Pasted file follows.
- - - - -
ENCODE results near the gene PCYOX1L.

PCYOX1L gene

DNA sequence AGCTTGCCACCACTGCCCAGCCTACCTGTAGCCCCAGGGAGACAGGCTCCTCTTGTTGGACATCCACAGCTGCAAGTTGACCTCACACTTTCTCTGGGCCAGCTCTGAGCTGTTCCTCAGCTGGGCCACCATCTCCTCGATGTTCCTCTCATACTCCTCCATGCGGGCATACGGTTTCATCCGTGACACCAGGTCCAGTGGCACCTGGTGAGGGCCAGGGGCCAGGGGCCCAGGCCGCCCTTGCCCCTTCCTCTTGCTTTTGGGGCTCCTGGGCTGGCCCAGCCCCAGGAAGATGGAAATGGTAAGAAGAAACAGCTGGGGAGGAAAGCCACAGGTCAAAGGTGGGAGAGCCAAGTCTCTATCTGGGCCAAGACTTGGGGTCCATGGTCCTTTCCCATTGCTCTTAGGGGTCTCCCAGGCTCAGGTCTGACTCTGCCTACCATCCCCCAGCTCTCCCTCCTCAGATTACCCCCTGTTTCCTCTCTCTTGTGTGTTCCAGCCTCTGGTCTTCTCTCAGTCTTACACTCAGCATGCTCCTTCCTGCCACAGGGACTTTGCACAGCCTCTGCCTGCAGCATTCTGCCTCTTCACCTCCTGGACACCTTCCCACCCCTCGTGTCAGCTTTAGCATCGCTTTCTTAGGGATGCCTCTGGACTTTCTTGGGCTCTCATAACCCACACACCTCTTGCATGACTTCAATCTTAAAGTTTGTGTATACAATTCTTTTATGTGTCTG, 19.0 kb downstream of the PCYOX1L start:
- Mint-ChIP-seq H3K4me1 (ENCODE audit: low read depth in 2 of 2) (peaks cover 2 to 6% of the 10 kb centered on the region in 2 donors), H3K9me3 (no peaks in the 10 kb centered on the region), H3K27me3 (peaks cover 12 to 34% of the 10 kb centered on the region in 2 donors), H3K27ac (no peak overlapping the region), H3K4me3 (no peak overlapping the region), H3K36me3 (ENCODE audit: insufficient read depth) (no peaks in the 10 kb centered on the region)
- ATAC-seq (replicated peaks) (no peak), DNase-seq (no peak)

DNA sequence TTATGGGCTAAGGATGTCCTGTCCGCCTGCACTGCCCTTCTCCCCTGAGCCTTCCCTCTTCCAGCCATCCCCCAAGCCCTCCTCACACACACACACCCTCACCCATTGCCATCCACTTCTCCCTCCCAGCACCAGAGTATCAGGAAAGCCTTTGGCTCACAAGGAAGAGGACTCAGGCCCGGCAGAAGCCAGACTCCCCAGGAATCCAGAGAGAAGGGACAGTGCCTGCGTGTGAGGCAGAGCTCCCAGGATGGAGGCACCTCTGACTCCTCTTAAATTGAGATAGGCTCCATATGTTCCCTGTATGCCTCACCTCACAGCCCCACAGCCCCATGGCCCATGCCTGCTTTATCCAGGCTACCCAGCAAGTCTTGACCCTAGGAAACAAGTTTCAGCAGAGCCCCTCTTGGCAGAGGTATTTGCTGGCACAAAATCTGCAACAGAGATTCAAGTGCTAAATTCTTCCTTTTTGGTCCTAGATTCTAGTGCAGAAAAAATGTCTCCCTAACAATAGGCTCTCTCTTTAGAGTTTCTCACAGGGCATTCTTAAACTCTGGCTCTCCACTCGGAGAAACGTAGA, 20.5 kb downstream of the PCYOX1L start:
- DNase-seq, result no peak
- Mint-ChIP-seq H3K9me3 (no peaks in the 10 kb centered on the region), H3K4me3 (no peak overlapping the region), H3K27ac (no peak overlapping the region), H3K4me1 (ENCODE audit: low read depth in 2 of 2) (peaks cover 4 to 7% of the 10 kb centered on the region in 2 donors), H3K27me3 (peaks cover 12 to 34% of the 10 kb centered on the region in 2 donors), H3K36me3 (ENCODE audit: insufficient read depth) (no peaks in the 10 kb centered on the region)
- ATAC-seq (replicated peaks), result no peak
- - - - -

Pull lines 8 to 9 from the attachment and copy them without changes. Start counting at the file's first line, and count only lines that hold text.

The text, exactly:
- Mint-ChIP-seq H3K9me3 (no peaks in the 10 kb centered on the region), H3K4me3 (no peak overlapping the region), H3K27ac (no peak overlapping the region), H3K4me1 (ENCODE audit: low read depth in 2 of 2) (peaks cover 4 to 7% of the 10 kb centered on the region in 2 donors), H3K27me3 (peaks cover 12 to 34% of the 10 kb centered on the region in 2 donors), H3K36me3 (ENCODE audit: insufficient read depth) (no peaks in the 10 kb centered on the region)
- ATAC-seq (replicated peaks), result no peak